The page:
By Pamela Selbert
One of the best parts of traveling – even when you go by RV and bring your kitchen along – is occasionally letting someone else do the cooking. This may be especially true in Texas, Louisiana and Mississippi – the states we’re crossing on U.S. Highway 80 this month – as each has its own distinct cuisine. You’ll find local favorites – as well as standard fare – at the following “mom and pop” family-style restaurants.
2717 Howell Street
Hours: Sunday-Wednesday 10:30 a.m. to 10:00 p.m., Thursday 10:30 a.m. to 3:00 a.m.,
Friday and Saturday 10:30 a.m. to 4:00 a.m.
Although Rocco’s, which opened in 2001, focuses mainly on Italian cuisine with an almost bewildering array of pastas and pizzas, and is located a few miles north of Highway 80, it comes so highly recommended by Dallas residents (a “city search” called Rocco’s pizza “Number 1 in Town” and a couple that dines there often insists that the “alfredo sauce is to die for”), it seemed leaving this restaurant out would just be wrong.
Owner Manal Khalaf says the restaurant, which can seat 80 to 90 diners, is especially popular for its brick-oven pizzas, with nearly two dozen varieties and dozens of toppings available. Rocco’s Supreme, Chicken Alfredo and Buffalo Chicken are top favorites. Dozens of pasta dishes, including several with seafood are also on the menu, as are numerous soups, salads, panini sandwiches and much more. Prices are reasonable. Pasta with salad and rolls costs $6.50; pizzas in five sizes range in cost from $9.95 for a 10-inch pie to $19.95 for an 18-inch pie.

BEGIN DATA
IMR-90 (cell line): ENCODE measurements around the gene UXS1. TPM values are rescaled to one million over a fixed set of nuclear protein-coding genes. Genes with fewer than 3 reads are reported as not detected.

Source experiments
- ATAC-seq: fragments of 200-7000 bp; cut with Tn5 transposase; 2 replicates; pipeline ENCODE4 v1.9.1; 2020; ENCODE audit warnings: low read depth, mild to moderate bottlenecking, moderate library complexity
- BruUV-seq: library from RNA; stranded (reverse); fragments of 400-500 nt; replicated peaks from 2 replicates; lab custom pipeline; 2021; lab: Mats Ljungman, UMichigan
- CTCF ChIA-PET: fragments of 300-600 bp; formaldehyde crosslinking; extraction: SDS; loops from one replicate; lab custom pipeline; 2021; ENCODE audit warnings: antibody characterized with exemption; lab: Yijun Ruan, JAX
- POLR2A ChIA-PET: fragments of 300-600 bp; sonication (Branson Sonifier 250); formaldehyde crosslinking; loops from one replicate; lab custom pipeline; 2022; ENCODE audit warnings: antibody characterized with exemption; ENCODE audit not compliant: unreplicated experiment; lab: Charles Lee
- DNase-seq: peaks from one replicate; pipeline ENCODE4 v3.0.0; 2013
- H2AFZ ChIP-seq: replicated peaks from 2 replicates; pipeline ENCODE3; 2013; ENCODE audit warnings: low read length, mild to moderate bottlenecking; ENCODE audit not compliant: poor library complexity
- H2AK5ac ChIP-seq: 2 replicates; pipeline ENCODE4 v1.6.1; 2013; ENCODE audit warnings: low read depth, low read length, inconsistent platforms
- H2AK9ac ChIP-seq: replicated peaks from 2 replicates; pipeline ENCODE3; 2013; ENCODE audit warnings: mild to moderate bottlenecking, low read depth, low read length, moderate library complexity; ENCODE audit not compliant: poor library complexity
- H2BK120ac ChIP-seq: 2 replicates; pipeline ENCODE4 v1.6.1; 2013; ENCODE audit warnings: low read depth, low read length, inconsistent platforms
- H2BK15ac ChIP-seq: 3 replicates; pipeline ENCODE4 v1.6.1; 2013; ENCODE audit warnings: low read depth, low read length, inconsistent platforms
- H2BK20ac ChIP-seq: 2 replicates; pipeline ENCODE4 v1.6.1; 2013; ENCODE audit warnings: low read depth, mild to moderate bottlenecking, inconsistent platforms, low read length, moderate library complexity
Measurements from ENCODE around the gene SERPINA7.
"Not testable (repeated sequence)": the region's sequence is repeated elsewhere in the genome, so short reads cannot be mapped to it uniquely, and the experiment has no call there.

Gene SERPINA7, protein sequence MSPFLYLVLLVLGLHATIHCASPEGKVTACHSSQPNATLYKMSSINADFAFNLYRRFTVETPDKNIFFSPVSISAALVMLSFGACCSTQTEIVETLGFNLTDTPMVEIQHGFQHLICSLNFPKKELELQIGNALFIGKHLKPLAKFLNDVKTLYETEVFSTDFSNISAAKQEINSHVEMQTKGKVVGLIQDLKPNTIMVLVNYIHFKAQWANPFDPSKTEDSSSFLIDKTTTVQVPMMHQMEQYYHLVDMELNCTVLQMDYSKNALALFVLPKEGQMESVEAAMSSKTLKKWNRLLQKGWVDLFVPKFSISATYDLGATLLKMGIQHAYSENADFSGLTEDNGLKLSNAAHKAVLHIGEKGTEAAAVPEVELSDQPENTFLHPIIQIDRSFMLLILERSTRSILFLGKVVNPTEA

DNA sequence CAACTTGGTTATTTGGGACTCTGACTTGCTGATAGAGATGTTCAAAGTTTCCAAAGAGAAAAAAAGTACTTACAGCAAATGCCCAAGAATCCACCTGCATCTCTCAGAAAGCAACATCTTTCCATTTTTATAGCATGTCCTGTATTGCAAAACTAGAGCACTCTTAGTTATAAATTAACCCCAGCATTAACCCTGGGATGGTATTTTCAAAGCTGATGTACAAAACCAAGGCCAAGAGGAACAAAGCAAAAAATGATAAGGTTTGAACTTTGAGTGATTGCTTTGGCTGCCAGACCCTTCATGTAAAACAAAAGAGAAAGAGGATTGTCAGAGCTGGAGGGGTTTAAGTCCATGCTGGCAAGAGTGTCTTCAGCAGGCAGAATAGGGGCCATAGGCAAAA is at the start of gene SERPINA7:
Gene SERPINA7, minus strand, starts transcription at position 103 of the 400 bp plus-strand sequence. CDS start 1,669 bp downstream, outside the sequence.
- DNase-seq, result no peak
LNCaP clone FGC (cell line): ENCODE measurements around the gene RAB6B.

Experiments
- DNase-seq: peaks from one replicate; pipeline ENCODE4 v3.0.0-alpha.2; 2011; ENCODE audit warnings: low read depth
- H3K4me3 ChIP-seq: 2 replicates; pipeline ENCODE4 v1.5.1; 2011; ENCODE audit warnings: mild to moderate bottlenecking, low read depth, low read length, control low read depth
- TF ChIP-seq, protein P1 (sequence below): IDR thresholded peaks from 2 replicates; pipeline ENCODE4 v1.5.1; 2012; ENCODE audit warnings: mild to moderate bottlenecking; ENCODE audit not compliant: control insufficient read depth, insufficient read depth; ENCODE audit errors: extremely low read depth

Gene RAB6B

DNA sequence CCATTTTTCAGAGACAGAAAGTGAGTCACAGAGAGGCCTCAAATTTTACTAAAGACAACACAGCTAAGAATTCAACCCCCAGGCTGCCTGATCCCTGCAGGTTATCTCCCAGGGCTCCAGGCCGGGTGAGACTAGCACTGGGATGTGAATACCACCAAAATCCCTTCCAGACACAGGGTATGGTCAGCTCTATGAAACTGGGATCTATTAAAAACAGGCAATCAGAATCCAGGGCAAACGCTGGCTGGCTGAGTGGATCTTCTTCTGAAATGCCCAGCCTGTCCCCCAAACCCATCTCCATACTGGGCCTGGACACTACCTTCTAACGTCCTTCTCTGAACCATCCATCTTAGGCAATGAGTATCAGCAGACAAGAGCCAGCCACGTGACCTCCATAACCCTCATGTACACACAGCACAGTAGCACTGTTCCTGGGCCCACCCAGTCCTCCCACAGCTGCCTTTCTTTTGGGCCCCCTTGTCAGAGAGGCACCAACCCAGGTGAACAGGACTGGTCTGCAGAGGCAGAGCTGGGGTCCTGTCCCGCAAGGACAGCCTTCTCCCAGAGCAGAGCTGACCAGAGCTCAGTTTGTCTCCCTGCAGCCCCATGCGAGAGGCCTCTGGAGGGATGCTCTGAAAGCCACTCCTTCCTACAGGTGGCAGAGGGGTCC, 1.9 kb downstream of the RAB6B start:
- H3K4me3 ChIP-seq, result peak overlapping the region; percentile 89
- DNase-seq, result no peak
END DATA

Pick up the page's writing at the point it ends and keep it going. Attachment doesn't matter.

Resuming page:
To get to Rocco’s from Highway 80 (I-30) take U.S. Highway 75 north to the Lemmon-Hall exit; turn left on Hall, left on Oak Grove, left on McKinney, and right on Howell to the restaurant.
Bluebird Café in Wills Point, Texas
124 West North Commerce Street
Hours: Monday-Saturday 6:30 a.m. to 2:00 p.m. Closed Sunday.
The Bluebird, owned by Mike and Lorie Isaac, opened in the early 1980s and can seat up to about 90 diners, according to employee Carrie Bateman. Breakfast specialties include a popular Spanish omelette. The lunch menu offers burgers that are “just plain good, nothing processed, nothing frozen” and a variety of “Tex-Mex” dishes such as enchiladas, Texas-size burritos and more. Prices are reasonable: a plate lunch of “meat and two sides” costs $6.50. Commerce Street parallels Highway 80 through the town, with just a few dozen feet separating the two.
Neely’s Brown Pig in Marshall, Texas
1404 East Grand Avenue (Highway 80)
Hours: Tuesday-Thursday 10:00 a.m. to 3:00 p.m., Friday 10:00 a.m. to 7:00 p.m. and
Saturday 10:00 a.m. to 5:00 p.m. Closed Sunday and Monday.
Neely’s, opened by James Neely in 1927, has over the years become a local institution, famous for miles around. Now owned by Sally Cobb and Sue Lazaro, the restaurant, which seats 45, is nearly always full – diners may eat in or carry out. A variety of sandwiches are on the menu, most notably the beef brisket; “little pig ham,”